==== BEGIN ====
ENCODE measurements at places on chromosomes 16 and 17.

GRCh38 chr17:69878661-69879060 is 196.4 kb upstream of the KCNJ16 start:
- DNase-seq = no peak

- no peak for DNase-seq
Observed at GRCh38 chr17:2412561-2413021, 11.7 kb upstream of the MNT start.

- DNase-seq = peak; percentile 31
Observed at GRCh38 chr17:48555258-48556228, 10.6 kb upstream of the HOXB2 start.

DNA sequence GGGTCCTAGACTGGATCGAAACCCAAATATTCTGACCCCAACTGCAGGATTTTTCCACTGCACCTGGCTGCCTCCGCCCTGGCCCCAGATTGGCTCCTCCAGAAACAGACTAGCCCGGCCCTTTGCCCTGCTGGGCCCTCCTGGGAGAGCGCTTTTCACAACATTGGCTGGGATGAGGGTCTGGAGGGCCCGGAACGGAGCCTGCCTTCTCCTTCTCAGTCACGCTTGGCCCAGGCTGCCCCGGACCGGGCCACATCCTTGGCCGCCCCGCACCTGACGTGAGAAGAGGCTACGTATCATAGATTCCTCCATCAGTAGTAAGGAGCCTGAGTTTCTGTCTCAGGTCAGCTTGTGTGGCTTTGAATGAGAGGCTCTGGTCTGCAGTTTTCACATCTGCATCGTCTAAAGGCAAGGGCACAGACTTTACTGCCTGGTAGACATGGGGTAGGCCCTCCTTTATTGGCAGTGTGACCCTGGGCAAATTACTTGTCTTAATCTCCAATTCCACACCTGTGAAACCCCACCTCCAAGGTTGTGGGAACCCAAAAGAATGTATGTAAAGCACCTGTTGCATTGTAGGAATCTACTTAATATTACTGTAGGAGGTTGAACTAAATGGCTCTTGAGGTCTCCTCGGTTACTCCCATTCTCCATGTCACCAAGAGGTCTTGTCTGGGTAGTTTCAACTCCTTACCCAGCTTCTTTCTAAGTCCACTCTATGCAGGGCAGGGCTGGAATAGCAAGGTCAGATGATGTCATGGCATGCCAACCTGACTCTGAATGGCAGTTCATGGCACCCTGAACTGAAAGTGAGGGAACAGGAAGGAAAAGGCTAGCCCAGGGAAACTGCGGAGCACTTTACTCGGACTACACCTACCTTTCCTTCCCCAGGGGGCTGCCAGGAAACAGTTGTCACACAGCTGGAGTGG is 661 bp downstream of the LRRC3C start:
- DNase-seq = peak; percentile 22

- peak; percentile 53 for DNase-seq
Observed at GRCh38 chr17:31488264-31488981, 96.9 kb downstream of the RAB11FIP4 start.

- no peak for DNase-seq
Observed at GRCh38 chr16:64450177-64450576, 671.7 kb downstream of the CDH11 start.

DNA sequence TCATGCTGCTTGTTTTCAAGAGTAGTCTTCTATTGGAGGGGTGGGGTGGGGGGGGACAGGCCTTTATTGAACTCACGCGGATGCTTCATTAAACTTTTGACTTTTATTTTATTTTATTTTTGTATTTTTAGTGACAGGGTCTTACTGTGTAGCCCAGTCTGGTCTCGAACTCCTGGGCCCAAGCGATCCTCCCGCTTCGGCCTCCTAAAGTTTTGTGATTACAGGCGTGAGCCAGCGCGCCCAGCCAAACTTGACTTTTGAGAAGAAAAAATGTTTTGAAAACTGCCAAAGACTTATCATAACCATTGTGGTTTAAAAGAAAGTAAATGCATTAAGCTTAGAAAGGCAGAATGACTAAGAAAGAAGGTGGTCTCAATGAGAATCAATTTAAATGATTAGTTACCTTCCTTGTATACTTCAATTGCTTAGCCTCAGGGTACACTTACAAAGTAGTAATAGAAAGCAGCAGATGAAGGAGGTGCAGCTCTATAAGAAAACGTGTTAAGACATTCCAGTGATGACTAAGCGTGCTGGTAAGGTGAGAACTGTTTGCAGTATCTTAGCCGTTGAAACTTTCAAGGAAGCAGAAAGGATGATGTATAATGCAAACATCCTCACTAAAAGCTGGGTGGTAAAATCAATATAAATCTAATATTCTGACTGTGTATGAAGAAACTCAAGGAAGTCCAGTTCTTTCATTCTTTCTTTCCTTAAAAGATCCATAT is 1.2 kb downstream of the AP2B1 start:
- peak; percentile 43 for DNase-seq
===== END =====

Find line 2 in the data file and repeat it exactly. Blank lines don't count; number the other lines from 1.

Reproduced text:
GRCh38 chr17:69878661-69879060 is 196.4 kb upstream of the KCNJ16 start: